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Majuli Mask Making and Manuscript Painting Receive GI Tags

Majuli, the largest river island in the world, has received two prestigious Geographical Indication (GI) tags from the Indian government for its traditional crafts – Majuli mask making and Majuli manuscript painting.


  • Majuli masks and manuscript painting have received GI tags
  • A GI tag identifies products with unique qualities from a specific geographical region
  • Majuli masks are used in traditional bhaonas (theatrical performances) of the neo-Vaishnavite tradition
  • Masks can depict gods, goddesses, demons, animals, and birds
  • Manuscript painting is done on sanchi pat (bark of the agar tree) using homemade ink

Majuli Mask Making

  • Masks have been made in Majuli since the 16th century
  • Masks are traditionally made in sattras (monasteries) for bhaonas
  • Mask making is now being promoted as an art form beyond traditional use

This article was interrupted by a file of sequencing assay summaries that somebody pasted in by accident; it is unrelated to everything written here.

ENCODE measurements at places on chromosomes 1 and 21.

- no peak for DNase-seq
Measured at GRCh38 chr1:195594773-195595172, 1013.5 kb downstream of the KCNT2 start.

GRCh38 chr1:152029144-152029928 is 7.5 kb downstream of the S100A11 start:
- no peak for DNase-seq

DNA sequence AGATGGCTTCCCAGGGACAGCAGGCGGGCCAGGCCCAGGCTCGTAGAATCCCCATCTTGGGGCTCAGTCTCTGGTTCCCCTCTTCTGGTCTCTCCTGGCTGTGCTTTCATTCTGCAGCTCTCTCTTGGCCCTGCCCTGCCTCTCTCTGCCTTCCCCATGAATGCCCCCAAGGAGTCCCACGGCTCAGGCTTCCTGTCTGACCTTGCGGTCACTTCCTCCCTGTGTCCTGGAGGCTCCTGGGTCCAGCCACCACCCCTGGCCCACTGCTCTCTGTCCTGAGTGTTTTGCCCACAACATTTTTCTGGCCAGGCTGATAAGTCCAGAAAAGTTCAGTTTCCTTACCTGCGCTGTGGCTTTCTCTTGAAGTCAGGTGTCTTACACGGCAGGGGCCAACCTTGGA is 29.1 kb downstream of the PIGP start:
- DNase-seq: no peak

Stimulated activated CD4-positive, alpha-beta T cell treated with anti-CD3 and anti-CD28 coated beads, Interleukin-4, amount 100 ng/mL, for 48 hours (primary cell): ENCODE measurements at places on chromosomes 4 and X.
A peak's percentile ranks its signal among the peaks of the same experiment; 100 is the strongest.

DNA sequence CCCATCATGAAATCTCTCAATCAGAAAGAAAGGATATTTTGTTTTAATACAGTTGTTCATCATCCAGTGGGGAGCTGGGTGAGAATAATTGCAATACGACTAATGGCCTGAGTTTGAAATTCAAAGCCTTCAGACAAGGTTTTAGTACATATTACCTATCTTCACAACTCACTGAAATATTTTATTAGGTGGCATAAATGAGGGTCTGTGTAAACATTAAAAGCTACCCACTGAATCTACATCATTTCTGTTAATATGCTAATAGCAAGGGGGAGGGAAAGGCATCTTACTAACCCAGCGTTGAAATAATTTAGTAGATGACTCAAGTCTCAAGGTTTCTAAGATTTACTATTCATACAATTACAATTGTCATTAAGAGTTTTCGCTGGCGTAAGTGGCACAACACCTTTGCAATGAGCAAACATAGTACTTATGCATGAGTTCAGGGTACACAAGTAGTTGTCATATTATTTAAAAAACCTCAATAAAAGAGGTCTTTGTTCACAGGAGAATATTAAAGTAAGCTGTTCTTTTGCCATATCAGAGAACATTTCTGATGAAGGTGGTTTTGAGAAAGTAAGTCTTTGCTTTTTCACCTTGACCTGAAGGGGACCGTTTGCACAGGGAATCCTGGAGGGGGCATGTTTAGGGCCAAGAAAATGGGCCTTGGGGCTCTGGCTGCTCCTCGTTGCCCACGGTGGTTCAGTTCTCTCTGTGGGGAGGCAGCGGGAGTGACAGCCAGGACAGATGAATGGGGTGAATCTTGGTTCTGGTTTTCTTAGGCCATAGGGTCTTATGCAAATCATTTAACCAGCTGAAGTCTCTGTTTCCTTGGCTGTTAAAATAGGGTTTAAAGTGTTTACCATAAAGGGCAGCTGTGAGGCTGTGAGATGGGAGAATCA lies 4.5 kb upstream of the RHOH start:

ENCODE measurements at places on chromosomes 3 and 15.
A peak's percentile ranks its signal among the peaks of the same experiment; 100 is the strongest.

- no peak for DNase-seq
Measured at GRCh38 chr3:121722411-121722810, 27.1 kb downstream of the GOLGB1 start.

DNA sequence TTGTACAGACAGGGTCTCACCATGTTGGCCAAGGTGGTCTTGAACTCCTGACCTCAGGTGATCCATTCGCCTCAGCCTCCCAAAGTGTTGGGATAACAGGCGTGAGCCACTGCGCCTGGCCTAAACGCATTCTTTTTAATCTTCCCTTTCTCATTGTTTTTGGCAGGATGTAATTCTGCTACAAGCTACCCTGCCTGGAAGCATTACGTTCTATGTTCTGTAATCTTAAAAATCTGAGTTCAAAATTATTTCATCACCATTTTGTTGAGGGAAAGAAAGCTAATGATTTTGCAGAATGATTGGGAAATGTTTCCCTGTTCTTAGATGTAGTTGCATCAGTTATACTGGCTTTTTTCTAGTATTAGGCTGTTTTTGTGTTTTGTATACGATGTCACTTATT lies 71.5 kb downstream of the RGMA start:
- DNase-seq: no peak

• Masks are made from bamboo, clay, dung, cloth, cotton, and wood
  • Efforts are being made to modernize and increase the use of masks

Majuli Manuscript Painting

  • This art form originated in the 16th century
  • Paintings are done on sanchi pat (manuscripts made of agar tree bark)
  • The earliest example is said to be a rendering of the Bhagwat Purana by Srimanta Sankardev
  • This art was patronized by the Ahom kings
  • It continues to be practised in sattras (monasteries) of Majuli

The GI tags will help in promoting and preserving these traditional crafts of Majuli, which are an integral part of the neo-Vaishnavite culture of Assam.

Majuli Mask Making and Manuscript Painting Receive GI Tags_4.1

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